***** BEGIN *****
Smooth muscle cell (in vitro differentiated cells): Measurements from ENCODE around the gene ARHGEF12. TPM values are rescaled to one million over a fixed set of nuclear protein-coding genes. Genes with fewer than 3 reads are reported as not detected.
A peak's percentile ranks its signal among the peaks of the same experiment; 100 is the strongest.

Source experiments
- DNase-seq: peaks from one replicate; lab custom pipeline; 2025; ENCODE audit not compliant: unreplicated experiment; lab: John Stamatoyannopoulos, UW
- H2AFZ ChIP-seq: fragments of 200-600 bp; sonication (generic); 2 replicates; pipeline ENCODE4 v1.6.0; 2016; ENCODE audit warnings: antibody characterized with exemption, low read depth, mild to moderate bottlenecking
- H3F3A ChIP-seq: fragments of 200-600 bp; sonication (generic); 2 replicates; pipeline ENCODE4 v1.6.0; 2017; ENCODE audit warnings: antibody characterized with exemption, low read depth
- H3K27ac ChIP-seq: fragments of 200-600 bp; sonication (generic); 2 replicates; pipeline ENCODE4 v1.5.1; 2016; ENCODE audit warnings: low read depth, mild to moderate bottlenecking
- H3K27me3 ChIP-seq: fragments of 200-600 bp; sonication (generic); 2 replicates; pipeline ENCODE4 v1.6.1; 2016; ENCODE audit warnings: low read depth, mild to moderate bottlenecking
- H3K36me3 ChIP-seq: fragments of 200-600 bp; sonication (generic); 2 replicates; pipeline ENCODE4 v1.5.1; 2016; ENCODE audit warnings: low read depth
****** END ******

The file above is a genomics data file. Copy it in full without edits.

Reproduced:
Smooth muscle cell (in vitro differentiated cells): Measurements from ENCODE around the gene ARHGEF12. TPM values are rescaled to one million over a fixed set of nuclear protein-coding genes. Genes with fewer than 3 reads are reported as not detected.
A peak's percentile ranks its signal among the peaks of the same experiment; 100 is the strongest.

Source experiments
- DNase-seq: peaks from one replicate; lab custom pipeline; 2025; ENCODE audit not compliant: unreplicated experiment; lab: John Stamatoyannopoulos, UW
- H2AFZ ChIP-seq: fragments of 200-600 bp; sonication (generic); 2 replicates; pipeline ENCODE4 v1.6.0; 2016; ENCODE audit warnings: antibody characterized with exemption, low read depth, mild to moderate bottlenecking
- H3F3A ChIP-seq: fragments of 200-600 bp; sonication (generic); 2 replicates; pipeline ENCODE4 v1.6.0; 2017; ENCODE audit warnings: antibody characterized with exemption, low read depth
- H3K27ac ChIP-seq: fragments of 200-600 bp; sonication (generic); 2 replicates; pipeline ENCODE4 v1.5.1; 2016; ENCODE audit warnings: low read depth, mild to moderate bottlenecking
- H3K27me3 ChIP-seq: fragments of 200-600 bp; sonication (generic); 2 replicates; pipeline ENCODE4 v1.6.1; 2016; ENCODE audit warnings: low read depth, mild to moderate bottlenecking
- H3K36me3 ChIP-seq: fragments of 200-600 bp; sonication (generic); 2 replicates; pipeline ENCODE4 v1.5.1; 2016; ENCODE audit warnings: low read depth